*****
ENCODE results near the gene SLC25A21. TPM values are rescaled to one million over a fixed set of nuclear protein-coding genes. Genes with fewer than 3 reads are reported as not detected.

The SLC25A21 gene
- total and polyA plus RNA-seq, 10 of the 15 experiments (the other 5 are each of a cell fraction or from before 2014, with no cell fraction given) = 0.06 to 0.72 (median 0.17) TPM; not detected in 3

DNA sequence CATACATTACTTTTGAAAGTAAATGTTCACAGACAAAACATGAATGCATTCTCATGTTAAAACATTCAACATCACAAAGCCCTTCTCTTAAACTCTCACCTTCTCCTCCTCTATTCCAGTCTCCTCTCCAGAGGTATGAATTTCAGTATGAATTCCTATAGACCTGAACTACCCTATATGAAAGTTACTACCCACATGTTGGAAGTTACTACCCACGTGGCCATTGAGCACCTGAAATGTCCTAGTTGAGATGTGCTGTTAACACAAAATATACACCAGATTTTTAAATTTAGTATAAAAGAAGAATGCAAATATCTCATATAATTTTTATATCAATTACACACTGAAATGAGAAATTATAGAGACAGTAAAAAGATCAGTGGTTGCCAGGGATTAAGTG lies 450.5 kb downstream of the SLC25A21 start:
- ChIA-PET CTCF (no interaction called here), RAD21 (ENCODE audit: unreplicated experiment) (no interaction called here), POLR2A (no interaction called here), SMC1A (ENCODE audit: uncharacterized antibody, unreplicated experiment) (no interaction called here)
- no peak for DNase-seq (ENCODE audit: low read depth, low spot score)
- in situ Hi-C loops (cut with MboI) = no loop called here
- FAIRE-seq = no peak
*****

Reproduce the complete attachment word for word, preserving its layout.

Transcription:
ENCODE results near the gene SLC25A21. TPM values are rescaled to one million over a fixed set of nuclear protein-coding genes. Genes with fewer than 3 reads are reported as not detected.

The SLC25A21 gene
- total and polyA plus RNA-seq, 10 of the 15 experiments (the other 5 are each of a cell fraction or from before 2014, with no cell fraction given) = 0.06 to 0.72 (median 0.17) TPM; not detected in 3

DNA sequence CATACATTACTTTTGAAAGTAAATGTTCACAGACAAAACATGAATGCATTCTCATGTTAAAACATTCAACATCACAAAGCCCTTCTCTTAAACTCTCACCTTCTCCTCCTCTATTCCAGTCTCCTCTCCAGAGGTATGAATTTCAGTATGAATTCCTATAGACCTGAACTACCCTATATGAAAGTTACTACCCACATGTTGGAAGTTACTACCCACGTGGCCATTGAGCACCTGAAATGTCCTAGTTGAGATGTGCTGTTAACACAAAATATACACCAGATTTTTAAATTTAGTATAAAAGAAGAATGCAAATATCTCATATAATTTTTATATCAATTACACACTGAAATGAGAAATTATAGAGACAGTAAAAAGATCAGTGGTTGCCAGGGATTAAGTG lies 450.5 kb downstream of the SLC25A21 start:
- ChIA-PET CTCF (no interaction called here), RAD21 (ENCODE audit: unreplicated experiment) (no interaction called here), POLR2A (no interaction called here), SMC1A (ENCODE audit: uncharacterized antibody, unreplicated experiment) (no interaction called here)
- no peak for DNase-seq (ENCODE audit: low read depth, low spot score)
- in situ Hi-C loops (cut with MboI) = no loop called here
- FAIRE-seq = no peak